SodaStream (SODA) fell on Monday after the company's Super Bowl ad was sent back to the company for being too provocative towards its competitors. SodaStream does have a backup ad which means that this news really isn't that important, yet the reaction it created is noteworthy to say the least. This is a volatile stock that is always ready and willing to shift direction abruptly, and with it being near 52-week highs might it be setting you up for disaster with a downside trend in sight?
SodaStream: The Bull & Bear Case
SodaStream appears to be a stock that's trend is more important than its fundamentals. For some reason, its trend is connected to that of Netflix (NFLX) and Green Mountain Coffee Roasters (GMCR). Back in 2011 SodaStream was at all-time highs and was fundamentally expensive. Therefore, it fell hard with both NFLX and GMCR in the second half of 2011 and has also traded higher with those same stocks in recent months.
The reason that SODA is such a trendy stock is because it's a controversial company. SodaStream is not overvalued by any stretch of the imagination, trading with a trailing P/E ratio of 25.80 but posting revenue growth of 34% over the last year and 110% earnings growth in the same period. For a company growing at this level you'd think it would be a much more expensive stock, yet for the better part of the last year it has continued to trade flat or in a tight range.
With 100% earnings growth and a P/E ratio near 25, common sense suggests that short sellers would keep their distance. However, 55.50% of SodaStream's float was short as of January 15, which is simply incredible. The reason is because it has traded higher by 45% in the last two months, and because it is so controversial. Here are a few reasons that investors believe the company is overrated and overvalued.
1) The company's do-it-yourself home soda products could be a fad.
2) There are major concerns that its European success will not translate into the Americas.
3) After consumers buy the soda maker they have to continue purchasing CO2 cartridges. Some worry that people will buy SodaStream machines or give as gifts but will not continue to buy the cartridges.
4) The company relies on a "razor and blade" business model, soda maker and cartridges. These are typically ineffective as long-term business strategies and some worry that consumers will find the model to be a hassle.
While there are many who feel strongly about the above reasons for SodaStream's failure (about 55% of its float), there are many who feel the complete opposite. Here are some reasons to be long.
1) 61% revenue growth in the Americas last quarter exceeds global revenue growth. This suggests that fears of slowed American adoption are inaccurate.
2) Most of the company's sales come from Europe; America has barely been scratched in terms of revenue.
As you can see, there are strong arguments for both sides of the trade. However, the fact of the matter is that revenue and earnings are growing while the valuation had remained the same for the better part of last year. The most significant question now with the stock trading at new 52-week highs is if it's time to buy? There's no question that it's still fundamentally cheap but with it being such a trendy stock you almost have to look back on history as a gauge of what to expect.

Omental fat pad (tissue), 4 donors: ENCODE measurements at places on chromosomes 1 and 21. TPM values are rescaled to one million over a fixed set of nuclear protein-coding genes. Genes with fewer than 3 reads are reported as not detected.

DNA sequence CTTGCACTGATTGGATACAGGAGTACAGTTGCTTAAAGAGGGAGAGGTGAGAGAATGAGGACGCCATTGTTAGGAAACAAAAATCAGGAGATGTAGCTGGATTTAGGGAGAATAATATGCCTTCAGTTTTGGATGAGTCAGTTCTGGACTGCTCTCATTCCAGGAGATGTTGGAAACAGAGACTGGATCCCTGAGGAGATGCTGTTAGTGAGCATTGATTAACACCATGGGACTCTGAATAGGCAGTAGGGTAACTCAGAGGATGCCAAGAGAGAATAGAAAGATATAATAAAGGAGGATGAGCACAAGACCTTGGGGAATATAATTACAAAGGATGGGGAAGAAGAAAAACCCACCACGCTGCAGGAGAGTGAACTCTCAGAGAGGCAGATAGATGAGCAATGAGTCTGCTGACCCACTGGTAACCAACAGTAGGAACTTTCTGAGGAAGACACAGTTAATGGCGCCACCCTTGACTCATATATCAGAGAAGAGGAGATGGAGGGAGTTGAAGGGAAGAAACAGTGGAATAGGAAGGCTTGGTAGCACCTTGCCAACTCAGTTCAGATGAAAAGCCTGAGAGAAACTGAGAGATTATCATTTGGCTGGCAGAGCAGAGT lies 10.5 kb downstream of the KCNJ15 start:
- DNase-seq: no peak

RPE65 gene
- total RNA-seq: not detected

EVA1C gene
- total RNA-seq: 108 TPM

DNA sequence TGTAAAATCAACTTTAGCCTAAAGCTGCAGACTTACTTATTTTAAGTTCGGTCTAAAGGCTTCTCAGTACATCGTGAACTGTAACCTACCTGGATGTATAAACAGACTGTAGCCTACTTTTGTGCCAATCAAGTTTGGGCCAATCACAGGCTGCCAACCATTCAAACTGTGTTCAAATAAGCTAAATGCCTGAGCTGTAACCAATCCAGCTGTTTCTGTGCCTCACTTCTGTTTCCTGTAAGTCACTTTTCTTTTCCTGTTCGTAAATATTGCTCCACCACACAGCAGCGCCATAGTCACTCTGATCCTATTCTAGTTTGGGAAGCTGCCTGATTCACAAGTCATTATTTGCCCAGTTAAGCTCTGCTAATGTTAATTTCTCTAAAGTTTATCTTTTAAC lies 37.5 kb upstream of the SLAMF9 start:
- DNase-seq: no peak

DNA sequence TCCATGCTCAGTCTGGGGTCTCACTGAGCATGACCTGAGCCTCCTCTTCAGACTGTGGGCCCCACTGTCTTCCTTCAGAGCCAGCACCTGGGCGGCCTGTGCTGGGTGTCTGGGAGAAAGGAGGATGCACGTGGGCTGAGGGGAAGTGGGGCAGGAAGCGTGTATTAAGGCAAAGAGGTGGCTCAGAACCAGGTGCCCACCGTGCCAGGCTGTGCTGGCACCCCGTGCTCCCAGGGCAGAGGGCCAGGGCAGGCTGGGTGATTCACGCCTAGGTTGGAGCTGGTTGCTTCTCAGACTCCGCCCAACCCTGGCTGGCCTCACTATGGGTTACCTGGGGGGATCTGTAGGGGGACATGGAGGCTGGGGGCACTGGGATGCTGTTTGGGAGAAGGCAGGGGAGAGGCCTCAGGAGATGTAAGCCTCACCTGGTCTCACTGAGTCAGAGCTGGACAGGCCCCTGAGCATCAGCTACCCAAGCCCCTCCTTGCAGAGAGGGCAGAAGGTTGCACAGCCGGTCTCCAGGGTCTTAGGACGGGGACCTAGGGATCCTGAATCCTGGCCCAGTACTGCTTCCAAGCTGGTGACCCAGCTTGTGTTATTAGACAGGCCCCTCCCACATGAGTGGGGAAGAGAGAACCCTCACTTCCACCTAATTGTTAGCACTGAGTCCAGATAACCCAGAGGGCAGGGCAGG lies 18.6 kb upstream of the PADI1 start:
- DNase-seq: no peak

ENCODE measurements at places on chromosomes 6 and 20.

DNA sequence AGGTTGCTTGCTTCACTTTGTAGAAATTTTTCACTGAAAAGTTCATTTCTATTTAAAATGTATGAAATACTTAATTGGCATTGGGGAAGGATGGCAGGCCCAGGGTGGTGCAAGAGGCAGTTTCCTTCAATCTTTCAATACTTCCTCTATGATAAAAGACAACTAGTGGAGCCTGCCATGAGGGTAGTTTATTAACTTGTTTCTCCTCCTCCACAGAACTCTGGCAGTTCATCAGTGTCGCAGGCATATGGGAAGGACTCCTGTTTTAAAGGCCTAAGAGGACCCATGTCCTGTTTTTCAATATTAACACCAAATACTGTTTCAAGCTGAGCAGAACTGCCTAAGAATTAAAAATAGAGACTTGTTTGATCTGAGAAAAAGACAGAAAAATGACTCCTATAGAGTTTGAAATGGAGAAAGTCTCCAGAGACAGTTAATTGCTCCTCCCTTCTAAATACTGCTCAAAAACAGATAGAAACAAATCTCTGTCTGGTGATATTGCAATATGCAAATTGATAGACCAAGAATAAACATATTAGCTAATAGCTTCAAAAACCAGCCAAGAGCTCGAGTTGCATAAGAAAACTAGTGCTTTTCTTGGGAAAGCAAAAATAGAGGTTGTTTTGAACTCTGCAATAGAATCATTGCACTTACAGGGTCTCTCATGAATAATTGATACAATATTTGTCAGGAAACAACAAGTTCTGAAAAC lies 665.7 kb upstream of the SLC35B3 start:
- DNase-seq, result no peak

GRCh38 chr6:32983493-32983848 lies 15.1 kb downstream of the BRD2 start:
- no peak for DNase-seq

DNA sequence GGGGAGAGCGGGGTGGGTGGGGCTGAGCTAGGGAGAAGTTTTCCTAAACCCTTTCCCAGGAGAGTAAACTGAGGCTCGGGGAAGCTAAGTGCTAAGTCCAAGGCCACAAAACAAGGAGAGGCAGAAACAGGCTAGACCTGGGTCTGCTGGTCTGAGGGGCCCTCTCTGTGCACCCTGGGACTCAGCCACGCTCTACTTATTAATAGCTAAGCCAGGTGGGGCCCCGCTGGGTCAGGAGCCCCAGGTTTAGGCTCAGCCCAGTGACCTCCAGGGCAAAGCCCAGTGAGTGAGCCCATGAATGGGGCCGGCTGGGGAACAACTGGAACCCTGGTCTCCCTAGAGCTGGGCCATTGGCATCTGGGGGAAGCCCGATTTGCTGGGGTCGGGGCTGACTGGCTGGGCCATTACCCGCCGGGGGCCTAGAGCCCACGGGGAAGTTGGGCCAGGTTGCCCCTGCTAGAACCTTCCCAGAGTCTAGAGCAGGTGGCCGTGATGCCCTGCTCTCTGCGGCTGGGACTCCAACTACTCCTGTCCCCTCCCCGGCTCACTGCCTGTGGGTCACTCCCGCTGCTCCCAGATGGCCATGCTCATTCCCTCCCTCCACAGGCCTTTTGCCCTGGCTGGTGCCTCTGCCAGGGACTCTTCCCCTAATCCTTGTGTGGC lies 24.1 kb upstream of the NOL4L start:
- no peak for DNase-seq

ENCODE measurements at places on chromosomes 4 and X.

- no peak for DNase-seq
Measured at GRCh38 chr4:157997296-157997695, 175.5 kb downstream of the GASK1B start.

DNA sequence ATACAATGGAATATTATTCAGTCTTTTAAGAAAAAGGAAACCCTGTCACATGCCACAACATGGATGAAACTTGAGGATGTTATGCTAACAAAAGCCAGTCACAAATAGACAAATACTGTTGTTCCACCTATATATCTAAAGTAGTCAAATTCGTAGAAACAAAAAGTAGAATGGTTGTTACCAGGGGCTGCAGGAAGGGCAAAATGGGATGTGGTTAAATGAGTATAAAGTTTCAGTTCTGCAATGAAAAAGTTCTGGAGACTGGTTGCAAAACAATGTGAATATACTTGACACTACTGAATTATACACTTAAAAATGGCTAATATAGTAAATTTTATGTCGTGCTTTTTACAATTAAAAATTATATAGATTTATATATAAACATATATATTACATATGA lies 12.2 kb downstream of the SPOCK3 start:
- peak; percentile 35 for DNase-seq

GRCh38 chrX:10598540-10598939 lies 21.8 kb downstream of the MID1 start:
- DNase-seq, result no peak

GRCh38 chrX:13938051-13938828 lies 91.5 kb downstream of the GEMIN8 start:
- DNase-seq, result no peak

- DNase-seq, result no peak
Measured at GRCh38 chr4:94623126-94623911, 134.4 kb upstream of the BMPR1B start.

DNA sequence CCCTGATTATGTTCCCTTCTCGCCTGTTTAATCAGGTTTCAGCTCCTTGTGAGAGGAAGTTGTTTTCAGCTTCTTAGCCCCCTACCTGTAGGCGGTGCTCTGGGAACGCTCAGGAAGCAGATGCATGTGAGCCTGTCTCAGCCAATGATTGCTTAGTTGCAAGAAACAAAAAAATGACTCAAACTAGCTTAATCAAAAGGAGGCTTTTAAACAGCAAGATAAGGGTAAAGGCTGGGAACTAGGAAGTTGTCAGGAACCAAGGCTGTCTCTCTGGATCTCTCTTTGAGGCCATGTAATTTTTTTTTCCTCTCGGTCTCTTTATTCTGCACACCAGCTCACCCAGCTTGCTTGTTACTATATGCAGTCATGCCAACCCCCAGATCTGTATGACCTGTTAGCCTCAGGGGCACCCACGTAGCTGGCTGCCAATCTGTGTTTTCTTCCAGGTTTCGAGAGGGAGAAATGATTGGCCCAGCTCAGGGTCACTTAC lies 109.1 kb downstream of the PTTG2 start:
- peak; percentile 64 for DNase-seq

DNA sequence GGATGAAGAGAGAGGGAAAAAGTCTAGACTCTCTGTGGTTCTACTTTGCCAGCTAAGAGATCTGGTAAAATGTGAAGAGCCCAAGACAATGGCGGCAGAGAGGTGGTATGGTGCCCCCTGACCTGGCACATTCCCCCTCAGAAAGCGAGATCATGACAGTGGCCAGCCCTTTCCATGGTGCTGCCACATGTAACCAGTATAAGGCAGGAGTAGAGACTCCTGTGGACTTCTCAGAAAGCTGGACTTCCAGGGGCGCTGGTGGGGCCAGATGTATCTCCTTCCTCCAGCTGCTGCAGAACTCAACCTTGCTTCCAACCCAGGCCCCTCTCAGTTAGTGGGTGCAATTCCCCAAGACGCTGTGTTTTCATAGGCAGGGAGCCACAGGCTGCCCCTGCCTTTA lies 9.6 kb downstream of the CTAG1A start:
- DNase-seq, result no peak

Earnings Sets the Trend
SodaStream does not announce earnings for another month, but has a long history of trending either higher or lower in anticipation of earnings and then trading in the opposite direction after earnings are announced. The last two-month period has been the first time since February of last year that SODA has traded largely higher before earnings. Last year it traded 60% higher in the three months before earnings, but then fell from $44 to $34 in the two weeks after the quarter was announced. This was in part due to strong earnings being priced into the stock and was also due to weaker than expected results. Therefore, with SODA now following a similar trend, we must wonder if it will repeat the same history.
With such an overwhelming presence of short sellers it won't take much for SODA to reverse its trend. It's trading at its highest levels since July 2011 and with any signs of weakness, margin pressure, or slowed growth in the Americas, this stock could retrace back to the low $40's. However, with a strong quarter, we could see a massive short covering and a stock that breaks into a new range. Last year, at this time, the stock failed to perform, but I think this time will be different. I have looked at both the long and short sides of the argument, and to me, the short side seems more speculative than the longs.
Most longs base their outlook on fundamental growth and known data, while shorts speculate that the company's products are a fad and that it will not achieve success in America. However, 60% revenue growth in the Americas says otherwise, and I see no proof that SodaStream is not a company on the rise that can't maintain growth. Furthermore, Wal-Mart could be the difference maker, and with earnings significantly stronger than last year, I say to watch for SODA to continue its trend and to breakthrough into a new range of trading. Of course there are risks, but with its valuation and its growth, I think the chances of a short covering and new highs is much more likely than the stock trading lower at this point in time.